First-Generation College Celebration: Student Stories
On Nov. 8, Saint Louis University celebrates Billikens who are the first in their immediate families to attend college as part of the National First-Generation College Celebration. Hear from first-generation SLU students as they share what being a first-generation student means to them.
A first-generation student from Kenya, Sally Gacheru chose SLU, in large part, because of the financial aid package that she was offered.
"As a child of an immigrant and coming from a low-income household, affording a college education is a major obstacle and a huge financial burden for me and my family," she said. "Having an institution like SLU able to provide me with need-based aid has helped alleviate one of the many burdens that come with being in college."
But the resources and opportunities SLU presented to her also influenced her decision to be a Billiken.
"As a pre-med student, too, I was also looking for an institution that would be able to provide me with both academic resources as well as preparation for my future career."
For Gacheru, getting an education was a clear path toward her dreams.
"As an immigrant, I have learned that education is the primary passport that assists with thriving in this foreign country," she said. "As an individual with a strong determination of becoming a cardiologist in the future, a college education is one of the stepping stones to achieving my dream career."
She noted that being a first-generation student can be hard as she must navigate and learn the journey on her own. But, she said, it's not just an accomplishment for herself but also for her family and her younger sibling who is looking up to her.
For others who may be the first in their family to attend college, Gacheru said that the challenge is worth it.
"Take the leap of faith and do it. It might be hard but will be worth it," she said. "And when you get to that institution always remember you belong and never be scared to ask for help."
For junior Matt Hilz, a plant science major from Minnesota, being a first-generation student is a chance to blaze new trails and make his family proud.
He notes that choosing SLU centered around the biology program and the financial aid he was offered.
"SLU offered not only a really great biology program with a great city to delve into biology," he said, "but also a lot of financial aid which helped from a working class first-gen college student perspective.
He hopes to use his plant science degree to work in developing sustainable agriculture and horticulture.
"I want to work in St. Louis to build and cultivate a network of both urban and community gardens, which really is what I'm already working on through my work as an urban farmer at Urban Harvest STL," he said.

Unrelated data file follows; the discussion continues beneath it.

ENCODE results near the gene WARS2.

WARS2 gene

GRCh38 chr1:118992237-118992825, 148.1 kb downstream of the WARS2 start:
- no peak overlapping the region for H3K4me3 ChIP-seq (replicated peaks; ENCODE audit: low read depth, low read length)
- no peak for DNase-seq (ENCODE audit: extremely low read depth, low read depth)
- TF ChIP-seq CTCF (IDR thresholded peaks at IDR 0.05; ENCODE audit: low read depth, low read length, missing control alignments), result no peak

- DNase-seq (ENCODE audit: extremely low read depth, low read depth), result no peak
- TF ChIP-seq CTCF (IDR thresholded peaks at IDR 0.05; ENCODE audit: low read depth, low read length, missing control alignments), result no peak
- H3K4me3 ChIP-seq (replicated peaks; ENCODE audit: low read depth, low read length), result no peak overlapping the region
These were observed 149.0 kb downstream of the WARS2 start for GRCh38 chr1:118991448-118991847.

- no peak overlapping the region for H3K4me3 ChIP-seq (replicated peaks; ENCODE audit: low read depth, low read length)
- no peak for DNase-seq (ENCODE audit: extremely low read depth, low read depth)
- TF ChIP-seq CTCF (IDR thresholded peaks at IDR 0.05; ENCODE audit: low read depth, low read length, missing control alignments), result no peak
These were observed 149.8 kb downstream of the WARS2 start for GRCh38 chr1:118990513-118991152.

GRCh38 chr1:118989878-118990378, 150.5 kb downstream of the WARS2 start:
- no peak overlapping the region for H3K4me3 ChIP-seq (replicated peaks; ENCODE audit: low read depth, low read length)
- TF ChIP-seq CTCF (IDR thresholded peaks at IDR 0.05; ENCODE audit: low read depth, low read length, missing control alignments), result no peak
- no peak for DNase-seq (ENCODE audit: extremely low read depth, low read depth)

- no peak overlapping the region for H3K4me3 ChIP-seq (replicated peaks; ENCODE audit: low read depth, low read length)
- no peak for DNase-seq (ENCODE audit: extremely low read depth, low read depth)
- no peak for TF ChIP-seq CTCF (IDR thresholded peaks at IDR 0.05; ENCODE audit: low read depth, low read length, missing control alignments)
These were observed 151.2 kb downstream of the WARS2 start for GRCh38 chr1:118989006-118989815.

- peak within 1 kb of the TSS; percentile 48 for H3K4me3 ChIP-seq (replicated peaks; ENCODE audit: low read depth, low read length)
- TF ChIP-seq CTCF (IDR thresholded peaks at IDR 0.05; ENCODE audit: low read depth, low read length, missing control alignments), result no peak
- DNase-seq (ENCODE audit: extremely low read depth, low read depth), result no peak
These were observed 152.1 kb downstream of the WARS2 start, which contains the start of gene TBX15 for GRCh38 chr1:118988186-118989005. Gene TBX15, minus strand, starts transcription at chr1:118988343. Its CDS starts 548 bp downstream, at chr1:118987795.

His advice for future first-generation college students?
"One of the most important things to do at the start of college is to network and to work on discovering and knowing yourself."
An electrical engineering major from Chicago, first-generation student, Adrian Ortiz, plans to work in project management after graduation.
"I decided to come to SLU because it was a school that had the major that I wanted to pursue," he said. "What also helped was the location of the school made me feel somewhat at home since it is nearby the city and the school helped me a lot financially."
By getting his degree, he hopes to show his family and others what can be done with a college education.
"Once I do graduate, it would be a big accomplishment to show that it is possible to pursue a degree and live a better life," he said.
For other first-generation students considering a college education, he noted that the journey may be tough but the lessons learned are worth sharing.
"It will be a great accomplishment and you can spread that knowledge to others to help them get through it as you have experienced it yourself."
Katie Velazquez, a senior from Illinois, knew the moment she stepped foot on campus that SLU was the right place for her.
While the physical therapy program and a passion for the profession first got her interested in SLU, it was the tour that she took with her mom that sealed the deal.
"From the Jesuit mission to the beauty of St. Louis and SLU's campus, I knew I could spend at least six years here," she said.
For Velazquez, being a first-generation college student is a chance to give back to the family that supported her along the way.
"My mom and grandma, who raised me, have worked rigorous jobs their whole lives to get me to where I am," she said. "A college degree to me means that all of their hard work was worth it, and that I can help make a positive impact on this world and give back to the communities which need it most."
She acknowledges that being a first-generation student may be difficult but finding a support system is key.
"I would tell [future first-generation] students that I understand that it can be daunting, but that with the proper support systems (i.e., professors, peers, family), it is manageable and worthwhile.," she said. "We are the first to get these opportunities to continue our education and that takes an enormous amount of will power and courage."
Velazquez hopes to move back to her hometown after graduation and provide physical therapy to patients in Spanish, which is the predominantly spoken language in the area.